Joe Manchin
“I want to exercise everything I can to try to make them understand how important it is for this place to have some bipartisanship,” Sen. Joe Manchin said. J. Scott Applewhite/AP

Democrats Are Baffled by Joe Manchin’s Judicial Nominee Vow

The retiring senator said he would oppose judicial nominees unless they have bipartisan support, potentially putting some at risk.

Some Democrats are mystified that one of their own would oppose President Joe Biden’s judicial nominees simply because of Republican opposition.

“It’s gonna delay justice in many of our courts across the country,” Sen. Laphonza Butler said Thursday of Sen. Joe Manchin’s promise to oppose judicial nominees without a Republican backer. “So yeah, I am concerned about it.”

Judiciary Committee Chair Dick Durbin said “of course” Manchin’s plan could pose a problem.

“We’re 51-49 on a good day,” he told NOTUS. “It takes nothing for us to lose our working majority.”

Manchin said Wednesday that he would vote against judicial nominees who did not have GOP support. While many judicial nominees do have support from at least one Republican, this position could put others on ice — and risk leaving pivotal open seats to a future administration.

Manchin told NOTUS on Thursday that his stance was about promoting bipartisanship.

“I’m a staunch supporter of bipartisanship,” he said. “I’m gonna do everything I can. I got six or seven months left. I want to exercise everything I can to try to make them understand how important it is for this place to have some bipartisanship.”

But some of his Democratic colleagues said it’s better to make decisions based on each nominee rather than a blanket rule.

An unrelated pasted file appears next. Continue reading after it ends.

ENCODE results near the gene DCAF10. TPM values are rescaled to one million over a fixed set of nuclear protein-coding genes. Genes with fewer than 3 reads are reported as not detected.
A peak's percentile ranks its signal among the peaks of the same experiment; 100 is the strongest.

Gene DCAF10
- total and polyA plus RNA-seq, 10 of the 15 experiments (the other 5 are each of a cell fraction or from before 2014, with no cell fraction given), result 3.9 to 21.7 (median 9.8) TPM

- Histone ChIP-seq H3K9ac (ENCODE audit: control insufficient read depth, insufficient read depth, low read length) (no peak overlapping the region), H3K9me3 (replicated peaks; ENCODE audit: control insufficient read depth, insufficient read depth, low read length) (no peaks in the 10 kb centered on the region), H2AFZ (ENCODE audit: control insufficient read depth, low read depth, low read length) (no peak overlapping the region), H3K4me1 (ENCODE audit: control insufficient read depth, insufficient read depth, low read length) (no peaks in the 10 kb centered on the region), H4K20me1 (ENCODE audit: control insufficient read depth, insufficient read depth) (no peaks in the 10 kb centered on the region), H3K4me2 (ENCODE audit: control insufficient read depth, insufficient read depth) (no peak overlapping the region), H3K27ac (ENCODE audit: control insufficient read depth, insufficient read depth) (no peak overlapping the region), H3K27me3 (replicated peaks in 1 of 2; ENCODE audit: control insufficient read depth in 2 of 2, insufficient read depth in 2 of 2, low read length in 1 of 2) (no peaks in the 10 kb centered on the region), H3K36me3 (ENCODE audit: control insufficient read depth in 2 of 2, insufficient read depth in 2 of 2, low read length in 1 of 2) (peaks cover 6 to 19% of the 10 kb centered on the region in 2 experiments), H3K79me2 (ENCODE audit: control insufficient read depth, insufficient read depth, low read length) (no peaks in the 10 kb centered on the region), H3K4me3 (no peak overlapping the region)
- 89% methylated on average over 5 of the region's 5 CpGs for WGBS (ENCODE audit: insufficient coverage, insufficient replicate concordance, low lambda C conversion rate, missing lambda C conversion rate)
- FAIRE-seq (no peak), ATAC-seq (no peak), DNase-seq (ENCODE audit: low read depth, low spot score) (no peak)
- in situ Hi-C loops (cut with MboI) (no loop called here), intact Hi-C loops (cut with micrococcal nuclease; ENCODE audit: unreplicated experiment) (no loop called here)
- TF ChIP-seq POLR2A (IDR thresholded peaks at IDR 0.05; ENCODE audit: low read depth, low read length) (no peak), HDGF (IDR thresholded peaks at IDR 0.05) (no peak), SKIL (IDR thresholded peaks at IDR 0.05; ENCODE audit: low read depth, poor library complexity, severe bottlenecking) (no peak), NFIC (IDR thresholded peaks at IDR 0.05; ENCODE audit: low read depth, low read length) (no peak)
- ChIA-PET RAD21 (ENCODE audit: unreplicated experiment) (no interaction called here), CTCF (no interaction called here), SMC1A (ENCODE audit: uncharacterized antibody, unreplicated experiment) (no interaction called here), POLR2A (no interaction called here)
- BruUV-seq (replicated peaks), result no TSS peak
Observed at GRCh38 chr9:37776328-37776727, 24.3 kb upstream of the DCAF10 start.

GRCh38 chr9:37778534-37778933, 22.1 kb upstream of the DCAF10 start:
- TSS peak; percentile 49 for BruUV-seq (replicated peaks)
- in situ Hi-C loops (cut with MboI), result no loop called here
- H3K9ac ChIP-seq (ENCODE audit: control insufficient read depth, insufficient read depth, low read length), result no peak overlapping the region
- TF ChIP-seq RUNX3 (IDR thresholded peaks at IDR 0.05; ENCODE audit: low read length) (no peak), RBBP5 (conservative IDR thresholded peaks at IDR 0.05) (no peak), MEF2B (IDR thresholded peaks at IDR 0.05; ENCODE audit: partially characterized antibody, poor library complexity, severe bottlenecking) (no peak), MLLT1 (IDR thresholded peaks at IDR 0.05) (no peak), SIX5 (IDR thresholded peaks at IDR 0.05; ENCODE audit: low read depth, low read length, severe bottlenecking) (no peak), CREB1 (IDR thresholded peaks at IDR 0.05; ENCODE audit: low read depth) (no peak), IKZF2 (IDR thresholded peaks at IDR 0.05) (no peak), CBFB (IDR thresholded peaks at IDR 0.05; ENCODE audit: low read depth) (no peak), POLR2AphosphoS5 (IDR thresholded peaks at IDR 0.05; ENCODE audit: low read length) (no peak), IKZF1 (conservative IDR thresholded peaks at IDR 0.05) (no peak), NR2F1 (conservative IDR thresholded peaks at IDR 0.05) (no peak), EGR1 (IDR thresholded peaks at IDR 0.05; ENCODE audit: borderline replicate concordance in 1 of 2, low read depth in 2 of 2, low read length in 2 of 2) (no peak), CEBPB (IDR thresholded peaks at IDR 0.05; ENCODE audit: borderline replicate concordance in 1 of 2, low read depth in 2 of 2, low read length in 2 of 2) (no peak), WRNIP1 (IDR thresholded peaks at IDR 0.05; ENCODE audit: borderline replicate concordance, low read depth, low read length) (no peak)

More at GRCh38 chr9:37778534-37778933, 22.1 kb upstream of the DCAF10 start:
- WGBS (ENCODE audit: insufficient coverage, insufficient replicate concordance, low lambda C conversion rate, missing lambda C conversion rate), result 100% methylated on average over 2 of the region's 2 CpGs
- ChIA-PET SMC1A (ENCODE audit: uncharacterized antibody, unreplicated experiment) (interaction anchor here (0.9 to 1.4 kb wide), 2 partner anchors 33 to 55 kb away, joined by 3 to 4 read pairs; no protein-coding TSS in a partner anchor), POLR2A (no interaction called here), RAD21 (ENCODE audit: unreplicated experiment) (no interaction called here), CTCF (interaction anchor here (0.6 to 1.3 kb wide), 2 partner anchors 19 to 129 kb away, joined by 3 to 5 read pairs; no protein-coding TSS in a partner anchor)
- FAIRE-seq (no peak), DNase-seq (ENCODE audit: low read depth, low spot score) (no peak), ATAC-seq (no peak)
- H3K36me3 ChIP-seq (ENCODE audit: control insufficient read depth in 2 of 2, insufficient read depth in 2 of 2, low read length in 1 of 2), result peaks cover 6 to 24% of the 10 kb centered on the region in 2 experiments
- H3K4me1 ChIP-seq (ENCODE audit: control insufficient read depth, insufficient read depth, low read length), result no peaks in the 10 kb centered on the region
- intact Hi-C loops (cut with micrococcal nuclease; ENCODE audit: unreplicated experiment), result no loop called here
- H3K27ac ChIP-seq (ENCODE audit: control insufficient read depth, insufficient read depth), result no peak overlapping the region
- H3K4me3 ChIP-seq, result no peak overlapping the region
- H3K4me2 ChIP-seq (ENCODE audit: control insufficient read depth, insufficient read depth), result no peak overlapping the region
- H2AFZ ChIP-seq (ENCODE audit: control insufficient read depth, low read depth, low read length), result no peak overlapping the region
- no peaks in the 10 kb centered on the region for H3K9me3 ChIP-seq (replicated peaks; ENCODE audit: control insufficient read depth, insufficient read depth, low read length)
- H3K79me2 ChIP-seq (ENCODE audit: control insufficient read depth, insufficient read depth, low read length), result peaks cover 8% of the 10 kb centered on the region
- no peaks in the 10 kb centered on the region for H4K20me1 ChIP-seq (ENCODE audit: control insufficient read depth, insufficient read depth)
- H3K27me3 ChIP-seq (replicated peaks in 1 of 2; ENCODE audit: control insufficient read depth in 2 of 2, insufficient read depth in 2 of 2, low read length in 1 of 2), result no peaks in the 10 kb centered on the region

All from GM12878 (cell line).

“I’d rather prefer if he looked at nominees on the merits, rather than allowing Republicans to direct his vote by withholding support,” Sen. Sheldon Whitehouse said.

And while Sen. Jon Ossoff said he “always prefer[s] bipartisanship,” he added, “Ultimately, I judge the nominees on the merits of their qualifications.”

If Manchin sticks to his plan, it puts even more pressure on an already slim majority in the Senate, requiring every Democrat to join the cause for each nominee for a party-line vote or win the support of Republican members during a crucial election year. And if Republicans oppose a nominee on partisan lines — see the decision to block Merrick Garland from the Supreme Court — it could wreak havoc.

“A lot of the Republicans have an agenda. They don’t want nominees to be confirmed,” Sen. Peter Welch said. “It’s not a decision based on merits.”

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Many senators downplayed the significance of Manchin’s promise. Sen. Lindsey Graham of South Carolina noted that some Republicans, himself included, have voted for Biden’s judicial nominees. Sen. Chris Coons said he was optimistic that most nominees will move forward with the backing of Republican senators.

“The ones who we’ve passed in the last few weeks include many that had their home state senators’ support from red states,” said Coons.

Ultimately, Democrats hold the Senate and the White House, so they can get nominees through even with a narrow margin, Sen. Richard Blumenthal pointed out.

“If we have all the Democrats supporting the nominee, we’ll have 50 votes, and the vice president breaks the tie,” he said.

Ben T.N. Mause and John T. Seward are NOTUS reporters and Allbritton Journalism Institute fellows.